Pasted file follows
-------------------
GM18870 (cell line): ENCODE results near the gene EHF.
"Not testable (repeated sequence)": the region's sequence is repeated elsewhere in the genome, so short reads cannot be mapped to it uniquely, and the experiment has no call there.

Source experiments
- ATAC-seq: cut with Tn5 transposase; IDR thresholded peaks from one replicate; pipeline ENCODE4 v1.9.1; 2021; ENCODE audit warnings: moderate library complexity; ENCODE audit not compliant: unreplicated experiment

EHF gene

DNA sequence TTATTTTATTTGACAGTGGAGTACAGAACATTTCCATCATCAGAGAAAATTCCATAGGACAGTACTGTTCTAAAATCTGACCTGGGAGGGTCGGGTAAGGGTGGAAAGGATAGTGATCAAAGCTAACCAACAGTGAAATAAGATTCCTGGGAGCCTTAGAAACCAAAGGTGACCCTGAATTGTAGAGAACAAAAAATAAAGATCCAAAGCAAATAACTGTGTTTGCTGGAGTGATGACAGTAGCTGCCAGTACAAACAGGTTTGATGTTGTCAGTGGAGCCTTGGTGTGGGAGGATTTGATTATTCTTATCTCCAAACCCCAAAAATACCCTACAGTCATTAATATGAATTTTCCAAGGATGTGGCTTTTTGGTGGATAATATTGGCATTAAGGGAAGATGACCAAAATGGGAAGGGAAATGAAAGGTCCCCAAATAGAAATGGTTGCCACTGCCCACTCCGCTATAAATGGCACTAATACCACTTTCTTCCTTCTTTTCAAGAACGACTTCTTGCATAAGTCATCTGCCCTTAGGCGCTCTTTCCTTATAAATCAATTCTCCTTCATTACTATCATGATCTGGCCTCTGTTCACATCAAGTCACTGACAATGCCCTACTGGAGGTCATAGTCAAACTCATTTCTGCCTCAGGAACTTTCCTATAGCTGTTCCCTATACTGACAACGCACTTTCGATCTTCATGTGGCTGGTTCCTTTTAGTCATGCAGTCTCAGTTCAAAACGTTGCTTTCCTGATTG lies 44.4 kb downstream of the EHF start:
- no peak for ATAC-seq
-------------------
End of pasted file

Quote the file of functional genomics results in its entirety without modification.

GM18870 (cell line): ENCODE results near the gene EHF.
"Not testable (repeated sequence)": the region's sequence is repeated elsewhere in the genome, so short reads cannot be mapped to it uniquely, and the experiment has no call there.

Source experiments
- ATAC-seq: cut with Tn5 transposase; IDR thresholded peaks from one replicate; pipeline ENCODE4 v1.9.1; 2021; ENCODE audit warnings: moderate library complexity; ENCODE audit not compliant: unreplicated experiment

EHF gene

DNA sequence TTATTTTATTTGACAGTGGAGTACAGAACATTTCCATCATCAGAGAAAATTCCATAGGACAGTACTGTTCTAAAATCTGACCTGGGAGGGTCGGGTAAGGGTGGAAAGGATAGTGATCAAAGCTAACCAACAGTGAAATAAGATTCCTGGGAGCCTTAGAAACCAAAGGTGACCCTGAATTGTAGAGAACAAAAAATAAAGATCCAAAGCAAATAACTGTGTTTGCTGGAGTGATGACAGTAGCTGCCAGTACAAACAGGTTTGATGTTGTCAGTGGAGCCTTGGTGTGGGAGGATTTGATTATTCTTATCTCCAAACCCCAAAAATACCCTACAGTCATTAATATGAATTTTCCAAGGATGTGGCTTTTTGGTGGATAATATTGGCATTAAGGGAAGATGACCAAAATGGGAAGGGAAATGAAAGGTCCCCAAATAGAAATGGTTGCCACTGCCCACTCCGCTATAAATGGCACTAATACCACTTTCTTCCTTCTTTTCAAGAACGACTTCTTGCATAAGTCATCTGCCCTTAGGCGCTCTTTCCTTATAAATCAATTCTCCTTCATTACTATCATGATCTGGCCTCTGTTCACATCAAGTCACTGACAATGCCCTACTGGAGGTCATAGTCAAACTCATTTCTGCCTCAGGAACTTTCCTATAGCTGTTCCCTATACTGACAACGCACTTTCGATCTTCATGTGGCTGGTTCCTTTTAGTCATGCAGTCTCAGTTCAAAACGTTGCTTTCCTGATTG lies 44.4 kb downstream of the EHF start:
- no peak for ATAC-seq